Project Nightmares Case 36: Henrietta Kedward Logo
Project Nightmares Case 36: Henrietta Kedward Icon
Project Nightmares Case 36: Henrietta Kedward

Developer: NC

Publisher: Feardemic

  • Price: $19.99
  • Release Date: Jun 1, 2023
  • Number of Players: 1
  • Last on Sale: Aug 3, 2023 [$15.99]
  • Lowest Historic Price: $15.99
  • ESRB Rating: M [Mature]
  • If you’re looking for that tension in the pit of your stomach as you peek around the next corner, and don’t mind some warts, this delivers

    Indie horror games have been a bit all over the place, ranging from what amount to walking simulators with jump scares to experiences that feel a bit more artsy and bizarre, but on occasion they can deliver at least decent play. Project Nightmares, though by no means perfect, I’ll at least give credit for being a bit different. The premise, that you’re being put into a sort of dream space and trying to discover the secrets of a creepy cursed doll, allows for some latitude to change things up each run you take, so while you do learn patterns and key details for being effective every time you fail you aren’t simply going to be able to muscle memory your way through things. The use of the candle for illumination certainly makes for a creepy atmosphere, with things falling nearby or sounds feeling like they’re happening just outside of your view, and then the feeling of dread when you realize the one you’re using is on its last legs and you haven’t found any additional ones next… knowing that lights out will mean your run will come to an abrupt and somewhat violent end. I do have some thoughts though, and first is the fact that you’re unable to adjust the brightness which should always be a no no for games in the dark since depending on your room and TV or monitor you may not really be able to enjoy the game very well. The other is that when things like the fact that your candle can be abruptly blown out happen you aren’t give much time or proper direction on what you need to do, meaning you may lose a run (or a few) simply trying to understand what you’re supposed to be doing. Still, as indie horror experiences on Switch go, this is at least one that shows promise and delivers reasonably well.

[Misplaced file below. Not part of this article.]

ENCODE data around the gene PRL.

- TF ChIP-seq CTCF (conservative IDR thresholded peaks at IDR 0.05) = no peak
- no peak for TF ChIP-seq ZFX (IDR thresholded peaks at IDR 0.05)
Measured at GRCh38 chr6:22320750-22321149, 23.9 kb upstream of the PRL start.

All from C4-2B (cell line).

Justin Nation, Score:
    Good [7.6]

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